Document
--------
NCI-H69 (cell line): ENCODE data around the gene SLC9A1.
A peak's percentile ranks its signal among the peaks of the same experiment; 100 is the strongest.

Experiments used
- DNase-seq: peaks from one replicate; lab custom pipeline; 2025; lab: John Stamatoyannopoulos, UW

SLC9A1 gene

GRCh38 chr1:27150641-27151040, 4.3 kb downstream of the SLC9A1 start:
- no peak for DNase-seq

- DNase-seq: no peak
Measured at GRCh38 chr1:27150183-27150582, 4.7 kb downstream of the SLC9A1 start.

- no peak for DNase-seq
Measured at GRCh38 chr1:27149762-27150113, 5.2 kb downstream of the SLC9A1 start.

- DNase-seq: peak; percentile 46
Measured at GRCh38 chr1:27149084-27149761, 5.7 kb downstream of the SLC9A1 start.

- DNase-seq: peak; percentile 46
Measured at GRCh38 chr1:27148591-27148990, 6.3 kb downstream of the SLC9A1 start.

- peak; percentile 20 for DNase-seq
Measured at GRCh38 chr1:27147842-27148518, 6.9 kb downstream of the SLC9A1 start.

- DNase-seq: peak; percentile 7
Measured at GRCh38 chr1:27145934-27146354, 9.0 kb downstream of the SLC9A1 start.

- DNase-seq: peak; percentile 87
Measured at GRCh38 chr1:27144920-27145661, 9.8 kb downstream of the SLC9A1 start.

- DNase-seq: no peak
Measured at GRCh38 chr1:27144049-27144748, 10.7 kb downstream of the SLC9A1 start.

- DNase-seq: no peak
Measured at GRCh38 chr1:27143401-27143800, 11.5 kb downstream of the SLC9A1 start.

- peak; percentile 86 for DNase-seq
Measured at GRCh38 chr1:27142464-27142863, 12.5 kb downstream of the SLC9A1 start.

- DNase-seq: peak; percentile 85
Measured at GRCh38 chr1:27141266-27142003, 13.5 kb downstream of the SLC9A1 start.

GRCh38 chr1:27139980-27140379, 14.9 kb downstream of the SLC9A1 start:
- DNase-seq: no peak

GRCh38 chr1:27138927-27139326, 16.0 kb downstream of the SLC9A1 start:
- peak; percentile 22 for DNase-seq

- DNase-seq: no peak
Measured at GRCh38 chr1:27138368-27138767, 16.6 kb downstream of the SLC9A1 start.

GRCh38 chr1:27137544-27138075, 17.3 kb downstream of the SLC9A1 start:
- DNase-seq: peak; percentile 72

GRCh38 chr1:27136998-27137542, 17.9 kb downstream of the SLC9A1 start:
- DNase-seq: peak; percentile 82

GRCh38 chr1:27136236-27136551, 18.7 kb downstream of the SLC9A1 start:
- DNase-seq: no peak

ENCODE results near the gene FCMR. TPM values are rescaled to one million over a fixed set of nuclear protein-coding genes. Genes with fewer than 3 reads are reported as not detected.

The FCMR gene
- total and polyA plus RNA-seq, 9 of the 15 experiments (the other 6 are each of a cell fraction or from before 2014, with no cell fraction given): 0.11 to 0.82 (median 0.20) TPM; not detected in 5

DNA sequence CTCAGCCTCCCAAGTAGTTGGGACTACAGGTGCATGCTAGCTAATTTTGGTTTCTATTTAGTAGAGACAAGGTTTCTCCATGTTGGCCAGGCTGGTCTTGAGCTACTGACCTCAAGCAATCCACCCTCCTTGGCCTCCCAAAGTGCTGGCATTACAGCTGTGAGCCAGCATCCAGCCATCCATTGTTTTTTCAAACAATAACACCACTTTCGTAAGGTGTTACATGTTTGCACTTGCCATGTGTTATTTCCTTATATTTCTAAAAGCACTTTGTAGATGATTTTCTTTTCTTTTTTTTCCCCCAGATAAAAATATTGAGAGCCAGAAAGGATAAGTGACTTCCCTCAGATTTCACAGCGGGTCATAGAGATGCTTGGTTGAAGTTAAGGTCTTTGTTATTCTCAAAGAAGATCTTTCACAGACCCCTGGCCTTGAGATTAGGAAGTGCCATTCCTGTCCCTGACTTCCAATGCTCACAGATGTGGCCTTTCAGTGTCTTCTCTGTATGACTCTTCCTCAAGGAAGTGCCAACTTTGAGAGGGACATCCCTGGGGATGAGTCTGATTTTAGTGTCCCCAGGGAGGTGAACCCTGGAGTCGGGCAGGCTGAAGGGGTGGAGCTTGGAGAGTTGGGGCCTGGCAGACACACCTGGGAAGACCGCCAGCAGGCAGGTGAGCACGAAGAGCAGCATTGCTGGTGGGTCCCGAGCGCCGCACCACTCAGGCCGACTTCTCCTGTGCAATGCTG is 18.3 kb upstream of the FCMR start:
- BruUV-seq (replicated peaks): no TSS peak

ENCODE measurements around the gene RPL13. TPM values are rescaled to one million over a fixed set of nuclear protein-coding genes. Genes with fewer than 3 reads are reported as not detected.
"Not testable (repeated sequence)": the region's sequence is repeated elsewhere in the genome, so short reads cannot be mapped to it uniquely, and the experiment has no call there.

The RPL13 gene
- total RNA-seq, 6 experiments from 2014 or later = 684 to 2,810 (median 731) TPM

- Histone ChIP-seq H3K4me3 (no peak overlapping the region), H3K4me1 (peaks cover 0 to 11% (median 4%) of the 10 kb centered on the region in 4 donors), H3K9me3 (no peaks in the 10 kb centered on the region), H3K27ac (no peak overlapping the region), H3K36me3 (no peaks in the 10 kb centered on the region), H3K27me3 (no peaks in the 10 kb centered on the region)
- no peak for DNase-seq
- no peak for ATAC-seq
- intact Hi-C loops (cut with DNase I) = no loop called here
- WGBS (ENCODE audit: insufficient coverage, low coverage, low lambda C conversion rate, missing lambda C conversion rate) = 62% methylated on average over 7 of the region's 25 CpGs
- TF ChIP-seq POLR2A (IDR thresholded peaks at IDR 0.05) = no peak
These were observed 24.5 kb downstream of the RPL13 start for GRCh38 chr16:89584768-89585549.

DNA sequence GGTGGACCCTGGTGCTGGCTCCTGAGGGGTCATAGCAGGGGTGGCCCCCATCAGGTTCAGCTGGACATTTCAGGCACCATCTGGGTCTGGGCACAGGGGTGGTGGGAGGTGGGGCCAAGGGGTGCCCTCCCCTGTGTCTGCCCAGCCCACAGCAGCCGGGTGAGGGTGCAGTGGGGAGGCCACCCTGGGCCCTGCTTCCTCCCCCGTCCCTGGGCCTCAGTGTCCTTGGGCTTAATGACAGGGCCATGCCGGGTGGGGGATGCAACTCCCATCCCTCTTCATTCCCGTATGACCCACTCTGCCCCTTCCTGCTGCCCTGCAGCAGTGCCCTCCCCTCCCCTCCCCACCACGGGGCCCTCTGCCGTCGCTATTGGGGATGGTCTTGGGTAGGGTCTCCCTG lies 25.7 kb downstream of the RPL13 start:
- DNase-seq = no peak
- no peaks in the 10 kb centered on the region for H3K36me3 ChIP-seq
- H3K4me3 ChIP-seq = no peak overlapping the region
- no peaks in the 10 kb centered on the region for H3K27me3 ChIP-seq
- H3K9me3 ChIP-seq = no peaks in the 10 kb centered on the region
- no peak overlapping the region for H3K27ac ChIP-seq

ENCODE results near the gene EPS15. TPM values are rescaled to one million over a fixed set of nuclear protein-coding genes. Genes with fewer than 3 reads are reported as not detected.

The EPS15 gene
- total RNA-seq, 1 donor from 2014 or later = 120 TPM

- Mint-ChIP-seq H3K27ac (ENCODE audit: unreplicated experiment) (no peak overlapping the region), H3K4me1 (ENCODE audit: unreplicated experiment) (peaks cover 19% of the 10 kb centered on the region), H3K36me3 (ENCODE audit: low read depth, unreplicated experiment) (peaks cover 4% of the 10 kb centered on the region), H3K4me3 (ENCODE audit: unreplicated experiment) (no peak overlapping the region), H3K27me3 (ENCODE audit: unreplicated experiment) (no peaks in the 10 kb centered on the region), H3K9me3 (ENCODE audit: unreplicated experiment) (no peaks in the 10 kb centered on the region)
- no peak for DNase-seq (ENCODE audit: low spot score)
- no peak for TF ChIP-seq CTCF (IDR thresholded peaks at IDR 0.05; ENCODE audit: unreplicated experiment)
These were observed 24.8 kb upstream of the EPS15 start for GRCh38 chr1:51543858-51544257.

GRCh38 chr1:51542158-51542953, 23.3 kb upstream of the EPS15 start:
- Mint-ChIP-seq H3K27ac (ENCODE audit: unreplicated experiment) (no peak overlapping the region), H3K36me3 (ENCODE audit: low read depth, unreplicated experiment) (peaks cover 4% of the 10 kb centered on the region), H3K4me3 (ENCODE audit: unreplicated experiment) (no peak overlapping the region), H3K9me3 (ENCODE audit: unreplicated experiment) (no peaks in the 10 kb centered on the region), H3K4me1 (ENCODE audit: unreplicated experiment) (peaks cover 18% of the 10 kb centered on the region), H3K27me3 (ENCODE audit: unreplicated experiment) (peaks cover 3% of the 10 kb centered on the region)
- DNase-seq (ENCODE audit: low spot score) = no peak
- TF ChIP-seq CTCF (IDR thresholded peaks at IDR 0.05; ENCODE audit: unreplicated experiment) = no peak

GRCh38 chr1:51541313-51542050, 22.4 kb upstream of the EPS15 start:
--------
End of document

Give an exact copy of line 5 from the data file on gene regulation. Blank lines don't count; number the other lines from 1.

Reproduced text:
SLC9A1 gene